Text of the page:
Yet here we are, ten years later. The worries and pain of the NICU experience are no longer present in my life. My son is smart and funny. He’s a happy kid who hugs me everyday and still sneaks into my room in the middle of the night, and I let him because there was once a time when I had to ask permission to be near him. He has far surpassed what I expected out of a son.

The NICU was important in my life. I didn’t know it then, but I know it in my bones today. It taught me important lessons I needed to know for when I would become a widow years later.

I learned how to be a single mother in the hours and days and months when I sat in the hospital alone.

I learned how to sit with uncertainty and fear.

I had to think about my child first, and not just about how I felt.

I learned that sometimes there are no answers as to why something happens. There is no grievance department for everything that goes wrong in the universe.

I learned I could do hard things.

I realized I could persevere without somebody rubbing my shoulder. Nobody needed to hold my hand. It would be nice, but it won’t make or break me.

I learned that we are stronger than we think we are.

It’s the holidays, which means grief is the uninvited guest at the dinner table. It happens when grief is fresh. It happens years later, even when you think you have compartmentalized and organized all of your pain and neatly tucked it away in a drawer to forget about.

But grief inevitably finds its way back to you. It is a part of you forever, whether you wanted to keep it or not.

It often happens in the most expected, unexpected way. You can be going about your business thinking how great it is to decorate the house and gather with family and friends for holiday cheer, and then all of a sudden you hear about a family going to pick out a Christmas tree and it triggers your mental meltdown. Suddenly you are struck by the reminder that you will never, ever be able to go with the kids and their dad to pick another family tree…ever. 2015 was my last time. Ever. That was it. Done.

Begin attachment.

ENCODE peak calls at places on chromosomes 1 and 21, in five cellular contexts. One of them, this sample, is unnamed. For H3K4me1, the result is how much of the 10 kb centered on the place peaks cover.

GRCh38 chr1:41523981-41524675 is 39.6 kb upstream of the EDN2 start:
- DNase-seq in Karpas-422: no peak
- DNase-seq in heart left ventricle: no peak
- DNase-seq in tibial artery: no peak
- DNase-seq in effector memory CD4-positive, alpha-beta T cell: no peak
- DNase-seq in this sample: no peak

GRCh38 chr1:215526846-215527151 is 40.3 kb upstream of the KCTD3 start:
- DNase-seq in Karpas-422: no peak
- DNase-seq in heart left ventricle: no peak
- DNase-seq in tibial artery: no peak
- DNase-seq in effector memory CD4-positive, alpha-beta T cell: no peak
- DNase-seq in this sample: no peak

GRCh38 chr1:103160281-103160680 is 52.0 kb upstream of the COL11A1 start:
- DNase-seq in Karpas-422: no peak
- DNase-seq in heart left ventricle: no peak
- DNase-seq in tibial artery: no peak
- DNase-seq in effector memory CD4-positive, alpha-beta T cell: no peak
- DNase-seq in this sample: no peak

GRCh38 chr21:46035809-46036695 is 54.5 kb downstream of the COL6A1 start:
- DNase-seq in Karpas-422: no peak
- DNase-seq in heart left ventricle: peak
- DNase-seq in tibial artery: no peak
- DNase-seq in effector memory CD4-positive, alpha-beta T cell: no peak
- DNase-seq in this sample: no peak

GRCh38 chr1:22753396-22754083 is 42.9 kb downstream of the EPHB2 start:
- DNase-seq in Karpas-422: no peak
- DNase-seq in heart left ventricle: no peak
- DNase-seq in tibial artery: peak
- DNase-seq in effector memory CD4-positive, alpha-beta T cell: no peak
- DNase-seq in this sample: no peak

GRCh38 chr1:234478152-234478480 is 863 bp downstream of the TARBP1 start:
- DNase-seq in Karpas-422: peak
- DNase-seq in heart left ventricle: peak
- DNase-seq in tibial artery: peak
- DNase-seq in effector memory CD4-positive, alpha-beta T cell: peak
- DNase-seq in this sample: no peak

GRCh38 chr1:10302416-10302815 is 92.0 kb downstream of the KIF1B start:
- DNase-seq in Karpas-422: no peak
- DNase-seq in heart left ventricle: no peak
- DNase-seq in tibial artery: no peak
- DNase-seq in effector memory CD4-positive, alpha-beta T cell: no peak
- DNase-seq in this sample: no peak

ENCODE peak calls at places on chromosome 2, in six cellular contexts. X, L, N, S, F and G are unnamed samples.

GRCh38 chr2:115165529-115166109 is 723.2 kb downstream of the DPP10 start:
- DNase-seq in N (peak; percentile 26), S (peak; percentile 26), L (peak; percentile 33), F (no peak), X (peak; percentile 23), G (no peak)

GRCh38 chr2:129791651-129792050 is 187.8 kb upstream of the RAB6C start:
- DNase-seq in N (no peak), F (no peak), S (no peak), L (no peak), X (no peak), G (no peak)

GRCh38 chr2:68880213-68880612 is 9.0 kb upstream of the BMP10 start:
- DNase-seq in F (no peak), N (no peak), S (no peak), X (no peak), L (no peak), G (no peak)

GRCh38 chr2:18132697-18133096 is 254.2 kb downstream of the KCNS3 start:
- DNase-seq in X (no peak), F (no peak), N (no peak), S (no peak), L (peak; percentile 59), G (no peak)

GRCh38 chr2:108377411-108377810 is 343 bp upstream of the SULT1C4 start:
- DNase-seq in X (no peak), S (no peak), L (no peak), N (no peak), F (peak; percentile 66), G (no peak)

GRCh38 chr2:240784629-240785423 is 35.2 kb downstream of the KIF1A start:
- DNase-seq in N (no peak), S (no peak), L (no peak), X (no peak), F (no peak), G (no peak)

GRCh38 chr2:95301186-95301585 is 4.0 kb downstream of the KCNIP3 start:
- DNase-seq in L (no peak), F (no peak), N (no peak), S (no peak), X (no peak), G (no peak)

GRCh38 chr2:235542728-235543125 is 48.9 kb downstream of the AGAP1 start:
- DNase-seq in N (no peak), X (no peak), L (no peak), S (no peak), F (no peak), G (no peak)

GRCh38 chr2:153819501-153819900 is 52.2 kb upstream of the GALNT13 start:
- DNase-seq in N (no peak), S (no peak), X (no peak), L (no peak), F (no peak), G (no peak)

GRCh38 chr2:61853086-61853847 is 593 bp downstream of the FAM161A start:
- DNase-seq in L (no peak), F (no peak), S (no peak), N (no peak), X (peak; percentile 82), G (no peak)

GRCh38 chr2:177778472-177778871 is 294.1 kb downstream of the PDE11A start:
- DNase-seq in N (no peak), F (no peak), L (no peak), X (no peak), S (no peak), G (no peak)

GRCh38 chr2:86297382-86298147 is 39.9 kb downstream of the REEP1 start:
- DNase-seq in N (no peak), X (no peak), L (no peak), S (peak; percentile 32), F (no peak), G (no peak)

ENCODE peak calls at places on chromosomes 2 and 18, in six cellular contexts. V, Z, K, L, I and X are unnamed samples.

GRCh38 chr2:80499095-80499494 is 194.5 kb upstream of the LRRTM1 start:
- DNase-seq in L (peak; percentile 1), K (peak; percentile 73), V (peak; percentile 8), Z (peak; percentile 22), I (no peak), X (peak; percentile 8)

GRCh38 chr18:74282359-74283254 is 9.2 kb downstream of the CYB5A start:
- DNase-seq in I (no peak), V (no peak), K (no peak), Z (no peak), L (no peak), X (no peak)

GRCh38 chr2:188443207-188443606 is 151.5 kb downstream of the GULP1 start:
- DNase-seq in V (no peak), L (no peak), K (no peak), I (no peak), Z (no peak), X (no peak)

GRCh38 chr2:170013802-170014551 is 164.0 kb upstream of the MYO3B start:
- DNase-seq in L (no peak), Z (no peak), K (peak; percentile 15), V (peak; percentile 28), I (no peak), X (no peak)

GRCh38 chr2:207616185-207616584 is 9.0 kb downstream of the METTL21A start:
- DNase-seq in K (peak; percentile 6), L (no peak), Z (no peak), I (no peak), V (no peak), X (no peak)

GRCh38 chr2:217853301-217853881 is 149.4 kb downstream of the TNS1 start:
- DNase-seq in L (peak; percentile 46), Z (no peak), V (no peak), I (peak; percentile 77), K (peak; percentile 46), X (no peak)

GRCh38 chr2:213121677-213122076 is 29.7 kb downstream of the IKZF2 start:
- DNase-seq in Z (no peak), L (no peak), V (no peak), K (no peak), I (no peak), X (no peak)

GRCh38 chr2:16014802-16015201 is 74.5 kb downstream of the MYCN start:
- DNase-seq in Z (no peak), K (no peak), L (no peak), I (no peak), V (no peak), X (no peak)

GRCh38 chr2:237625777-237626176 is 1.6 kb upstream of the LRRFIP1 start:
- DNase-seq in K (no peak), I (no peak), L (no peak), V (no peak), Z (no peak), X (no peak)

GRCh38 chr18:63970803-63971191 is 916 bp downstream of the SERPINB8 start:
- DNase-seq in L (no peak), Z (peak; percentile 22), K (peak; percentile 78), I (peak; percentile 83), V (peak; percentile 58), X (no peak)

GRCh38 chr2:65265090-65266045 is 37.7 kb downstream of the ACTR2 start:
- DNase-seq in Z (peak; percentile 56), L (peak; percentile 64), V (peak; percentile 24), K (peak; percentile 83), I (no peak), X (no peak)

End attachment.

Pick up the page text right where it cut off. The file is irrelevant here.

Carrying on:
It is difficult to reconcile, even almost four years out. Sometimes it doesn’t feel real, like it never actually happened. Life has moved on and reality has changed, making it difficult for me to even retrace my steps back to those distant memories.

But I know it was real. I feel it in the hollowness of my existence– that space inside of me, empty, unresolveable.

That’s how the holiday blues set in.

The tricky part is that in many ways I feel like I’m more heartbroken over the idea of my late husband. Sure, I miss him, but I miss the idea of what we had– the nuclear family. The security of having a partner in my life. The idea of what a happily-ever-after was supposed to look like. Not this. Nobody wishes for this. This isn’t fair.

We mourn a lot of thoughts and expectations.

That Christmas tree story had me wallowing in a lot of sad thoughts. Like, why haven’t I met someone suitable yet? And why did I get stuck with three kids on my own, 24/7, without signing up for it? Why do other people get to go home to their partners and stay married for 50 years? Why does my pain feel so invisible to others? Why, why, why?

There is nothing like the holidays to remind you of your solitude and loneliness. I’m not talking about kids. Yes, I have kids. They are great and they certainly fill my house with noise and neverending action. But it’s an incomplete fairy tale.

I know the big feelings pass. They always do. I have learned how to wait them out, kind of like letting the flu work its way out of my system, and then I feel better and happy and all is right in the world, or at least as much as it can be.

As I cried before Thanksgiving and wondered why me and why us and how did this happen, I tried to pause and ask myself: what is this teaching me?

It’s one of my coping mechanisms that I have worked on. I don’t always have an answer, but for some reason asking myself this question softens the sharp edges of my existence. What is it teaching me?

Maybe I just hate the idea of wasting time and it feels more palatable when I can cling to the faith that this– the good and the bad– has something to teach me. It is weaving itself into the fabric of my being as we speak. There is purpose. It has meaning. Every person and experience and feeling and thought is a part of my existence, and it all makes me stronger and better if I choose to see it that way.

I know that when I am mourning the idea of what I used to have, then it’s just me resisting reality. Ideas and thoughts are not real. They are merely guides, and sometimes they lead us into the wrong direction. We can’t always believe them.

I’m not entirely sure what I am learning right now, but I think it has something to do with understanding that happiness is not found in other people, and that my worthiness is not attached to another person’s existence. I am working on that.